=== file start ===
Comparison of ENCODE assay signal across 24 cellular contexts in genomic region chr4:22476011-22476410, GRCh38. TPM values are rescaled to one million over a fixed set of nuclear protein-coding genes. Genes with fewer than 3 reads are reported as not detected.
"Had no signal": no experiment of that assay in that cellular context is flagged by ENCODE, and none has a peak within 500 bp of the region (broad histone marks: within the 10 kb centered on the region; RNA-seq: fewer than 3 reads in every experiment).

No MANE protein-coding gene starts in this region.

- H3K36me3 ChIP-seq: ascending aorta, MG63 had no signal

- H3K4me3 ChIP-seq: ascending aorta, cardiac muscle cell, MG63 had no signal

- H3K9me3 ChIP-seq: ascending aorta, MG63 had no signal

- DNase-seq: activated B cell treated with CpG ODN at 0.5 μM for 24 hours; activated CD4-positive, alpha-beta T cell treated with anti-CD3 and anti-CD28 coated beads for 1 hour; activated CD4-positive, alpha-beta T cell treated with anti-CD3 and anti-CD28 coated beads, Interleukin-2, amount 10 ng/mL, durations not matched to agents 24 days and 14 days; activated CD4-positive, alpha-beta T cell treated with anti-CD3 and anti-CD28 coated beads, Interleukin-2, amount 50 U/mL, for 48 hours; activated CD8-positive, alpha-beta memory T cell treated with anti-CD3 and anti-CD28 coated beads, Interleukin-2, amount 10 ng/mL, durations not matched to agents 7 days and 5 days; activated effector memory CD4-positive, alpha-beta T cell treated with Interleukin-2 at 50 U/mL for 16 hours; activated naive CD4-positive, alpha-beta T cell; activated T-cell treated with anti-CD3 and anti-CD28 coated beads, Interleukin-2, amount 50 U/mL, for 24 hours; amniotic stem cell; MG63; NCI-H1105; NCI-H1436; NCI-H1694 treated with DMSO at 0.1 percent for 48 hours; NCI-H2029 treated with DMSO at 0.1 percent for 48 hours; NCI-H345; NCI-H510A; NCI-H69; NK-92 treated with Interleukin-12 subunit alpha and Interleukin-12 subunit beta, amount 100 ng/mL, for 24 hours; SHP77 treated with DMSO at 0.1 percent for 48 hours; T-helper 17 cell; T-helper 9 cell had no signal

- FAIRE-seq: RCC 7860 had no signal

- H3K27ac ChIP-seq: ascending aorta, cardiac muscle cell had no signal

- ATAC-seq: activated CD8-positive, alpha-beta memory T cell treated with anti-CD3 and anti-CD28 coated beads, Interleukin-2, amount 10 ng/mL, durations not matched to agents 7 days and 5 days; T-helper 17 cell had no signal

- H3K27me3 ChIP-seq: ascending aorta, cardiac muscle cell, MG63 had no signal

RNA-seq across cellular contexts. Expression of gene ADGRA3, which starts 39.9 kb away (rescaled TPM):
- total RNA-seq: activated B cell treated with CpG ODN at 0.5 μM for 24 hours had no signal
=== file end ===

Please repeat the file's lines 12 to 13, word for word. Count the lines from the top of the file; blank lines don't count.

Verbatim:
RNA-seq across cellular contexts. Expression of gene ADGRA3, which starts 39.9 kb away (rescaled TPM):
- total RNA-seq: activated B cell treated with CpG ODN at 0.5 μM for 24 hours had no signal